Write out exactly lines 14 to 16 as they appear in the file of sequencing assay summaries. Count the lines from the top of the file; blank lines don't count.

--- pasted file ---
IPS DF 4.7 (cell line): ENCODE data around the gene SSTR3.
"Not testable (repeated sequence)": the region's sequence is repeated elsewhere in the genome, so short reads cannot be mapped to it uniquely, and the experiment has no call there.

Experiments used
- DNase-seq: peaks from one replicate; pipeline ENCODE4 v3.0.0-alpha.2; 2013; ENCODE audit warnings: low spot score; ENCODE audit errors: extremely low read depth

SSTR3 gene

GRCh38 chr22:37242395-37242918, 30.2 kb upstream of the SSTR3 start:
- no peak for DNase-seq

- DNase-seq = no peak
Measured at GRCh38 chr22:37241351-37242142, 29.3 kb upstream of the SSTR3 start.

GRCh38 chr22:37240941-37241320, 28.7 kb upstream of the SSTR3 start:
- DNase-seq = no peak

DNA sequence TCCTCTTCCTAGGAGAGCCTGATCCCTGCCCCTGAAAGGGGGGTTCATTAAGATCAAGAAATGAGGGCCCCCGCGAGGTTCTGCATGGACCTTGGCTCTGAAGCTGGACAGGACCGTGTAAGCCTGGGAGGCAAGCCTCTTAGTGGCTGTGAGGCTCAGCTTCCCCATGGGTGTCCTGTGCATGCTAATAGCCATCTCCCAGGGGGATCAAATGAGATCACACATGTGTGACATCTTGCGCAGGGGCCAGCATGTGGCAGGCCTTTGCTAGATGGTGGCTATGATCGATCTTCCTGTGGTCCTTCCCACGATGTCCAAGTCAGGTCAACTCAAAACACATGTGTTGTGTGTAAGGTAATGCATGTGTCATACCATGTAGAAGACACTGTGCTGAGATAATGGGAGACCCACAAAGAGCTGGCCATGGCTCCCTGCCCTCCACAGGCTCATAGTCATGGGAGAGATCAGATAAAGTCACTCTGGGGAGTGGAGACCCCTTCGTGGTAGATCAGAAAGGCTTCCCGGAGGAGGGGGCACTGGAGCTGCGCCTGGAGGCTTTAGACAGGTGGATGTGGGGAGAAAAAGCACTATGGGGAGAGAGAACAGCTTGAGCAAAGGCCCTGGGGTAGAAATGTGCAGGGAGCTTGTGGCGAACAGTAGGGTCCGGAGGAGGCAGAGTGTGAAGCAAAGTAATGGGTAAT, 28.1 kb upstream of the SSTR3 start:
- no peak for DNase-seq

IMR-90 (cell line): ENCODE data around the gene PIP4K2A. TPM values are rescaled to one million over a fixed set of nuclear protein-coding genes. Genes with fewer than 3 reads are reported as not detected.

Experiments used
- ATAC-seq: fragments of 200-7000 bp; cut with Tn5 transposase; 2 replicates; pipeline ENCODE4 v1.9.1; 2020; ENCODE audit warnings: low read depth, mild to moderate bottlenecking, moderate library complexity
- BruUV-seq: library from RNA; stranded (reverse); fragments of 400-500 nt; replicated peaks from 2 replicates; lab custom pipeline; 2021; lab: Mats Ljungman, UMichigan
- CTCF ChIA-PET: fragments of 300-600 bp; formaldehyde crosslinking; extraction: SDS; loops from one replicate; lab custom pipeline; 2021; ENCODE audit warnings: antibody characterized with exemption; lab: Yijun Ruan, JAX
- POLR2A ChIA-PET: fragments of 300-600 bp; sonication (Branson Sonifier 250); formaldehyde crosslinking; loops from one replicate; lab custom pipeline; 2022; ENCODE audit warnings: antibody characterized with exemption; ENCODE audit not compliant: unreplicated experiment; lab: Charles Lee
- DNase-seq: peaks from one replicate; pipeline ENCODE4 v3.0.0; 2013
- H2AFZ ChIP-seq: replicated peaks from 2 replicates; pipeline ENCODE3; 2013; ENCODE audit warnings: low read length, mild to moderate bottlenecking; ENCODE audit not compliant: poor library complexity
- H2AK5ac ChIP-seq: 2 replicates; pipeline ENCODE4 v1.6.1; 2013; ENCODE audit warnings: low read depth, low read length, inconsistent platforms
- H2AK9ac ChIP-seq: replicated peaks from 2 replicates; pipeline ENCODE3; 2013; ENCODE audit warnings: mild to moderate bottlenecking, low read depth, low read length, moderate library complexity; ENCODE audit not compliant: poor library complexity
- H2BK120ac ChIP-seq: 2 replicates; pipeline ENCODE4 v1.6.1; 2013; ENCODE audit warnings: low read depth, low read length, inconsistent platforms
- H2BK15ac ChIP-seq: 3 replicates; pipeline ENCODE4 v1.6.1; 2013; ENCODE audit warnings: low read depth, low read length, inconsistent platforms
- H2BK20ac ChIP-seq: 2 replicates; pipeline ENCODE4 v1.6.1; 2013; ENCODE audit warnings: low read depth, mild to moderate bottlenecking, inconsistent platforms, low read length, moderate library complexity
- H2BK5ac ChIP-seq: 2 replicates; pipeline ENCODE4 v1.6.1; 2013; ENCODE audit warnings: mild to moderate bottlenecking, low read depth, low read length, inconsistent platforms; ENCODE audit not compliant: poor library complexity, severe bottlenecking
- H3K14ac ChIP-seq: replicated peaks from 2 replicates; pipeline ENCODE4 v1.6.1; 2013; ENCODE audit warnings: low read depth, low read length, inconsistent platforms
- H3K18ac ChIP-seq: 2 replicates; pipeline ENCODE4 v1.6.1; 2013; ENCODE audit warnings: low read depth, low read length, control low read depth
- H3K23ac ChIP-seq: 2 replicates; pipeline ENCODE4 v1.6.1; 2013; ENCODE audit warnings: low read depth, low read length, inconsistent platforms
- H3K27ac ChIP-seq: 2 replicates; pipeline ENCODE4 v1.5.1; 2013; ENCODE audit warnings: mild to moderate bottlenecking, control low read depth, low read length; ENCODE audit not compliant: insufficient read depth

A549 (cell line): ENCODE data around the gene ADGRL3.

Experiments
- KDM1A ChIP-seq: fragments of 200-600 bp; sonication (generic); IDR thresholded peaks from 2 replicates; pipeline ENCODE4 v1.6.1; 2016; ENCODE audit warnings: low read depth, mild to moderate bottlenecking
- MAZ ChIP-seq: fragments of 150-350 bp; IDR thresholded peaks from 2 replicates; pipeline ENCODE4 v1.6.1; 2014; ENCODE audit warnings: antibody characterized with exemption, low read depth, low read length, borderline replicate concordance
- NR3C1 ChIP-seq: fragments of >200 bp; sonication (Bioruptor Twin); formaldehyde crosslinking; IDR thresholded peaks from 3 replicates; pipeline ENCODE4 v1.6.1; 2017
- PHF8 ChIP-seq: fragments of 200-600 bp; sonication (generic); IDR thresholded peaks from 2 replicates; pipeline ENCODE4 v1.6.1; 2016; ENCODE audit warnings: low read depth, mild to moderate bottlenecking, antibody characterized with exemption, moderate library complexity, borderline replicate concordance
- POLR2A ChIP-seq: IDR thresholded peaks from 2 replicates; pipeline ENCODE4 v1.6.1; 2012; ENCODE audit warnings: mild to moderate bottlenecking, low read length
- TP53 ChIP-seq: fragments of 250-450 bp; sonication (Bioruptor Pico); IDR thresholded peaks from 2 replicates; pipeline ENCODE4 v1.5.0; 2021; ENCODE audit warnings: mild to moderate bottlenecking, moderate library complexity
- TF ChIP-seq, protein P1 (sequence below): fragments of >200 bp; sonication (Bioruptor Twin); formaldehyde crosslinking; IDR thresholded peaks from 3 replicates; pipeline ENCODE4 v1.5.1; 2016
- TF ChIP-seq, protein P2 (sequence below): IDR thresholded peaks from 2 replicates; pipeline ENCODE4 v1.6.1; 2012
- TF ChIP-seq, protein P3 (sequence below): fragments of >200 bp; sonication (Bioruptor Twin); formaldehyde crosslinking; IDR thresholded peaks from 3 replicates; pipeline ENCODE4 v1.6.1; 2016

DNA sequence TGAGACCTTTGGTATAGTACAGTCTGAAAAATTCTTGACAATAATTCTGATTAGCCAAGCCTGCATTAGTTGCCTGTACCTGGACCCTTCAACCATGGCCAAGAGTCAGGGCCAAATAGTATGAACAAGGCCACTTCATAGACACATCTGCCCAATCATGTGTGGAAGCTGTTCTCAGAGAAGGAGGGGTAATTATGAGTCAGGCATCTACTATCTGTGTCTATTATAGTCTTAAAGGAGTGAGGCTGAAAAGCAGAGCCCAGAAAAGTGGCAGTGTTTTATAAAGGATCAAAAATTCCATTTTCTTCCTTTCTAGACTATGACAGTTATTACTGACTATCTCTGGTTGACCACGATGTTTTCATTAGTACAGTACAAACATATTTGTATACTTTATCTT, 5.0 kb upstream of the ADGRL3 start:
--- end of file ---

IMR-90 (cell line): ENCODE data around the gene PIP4K2A. TPM values are rescaled to one million over a fixed set of nuclear protein-coding genes. Genes with fewer than 3 reads are reported as not detected.

Experiments used
- ATAC-seq: fragments of 200-7000 bp; cut with Tn5 transposase; 2 replicates; pipeline ENCODE4 v1.9.1; 2020; ENCODE audit warnings: low read depth, mild to moderate bottlenecking, moderate library complexity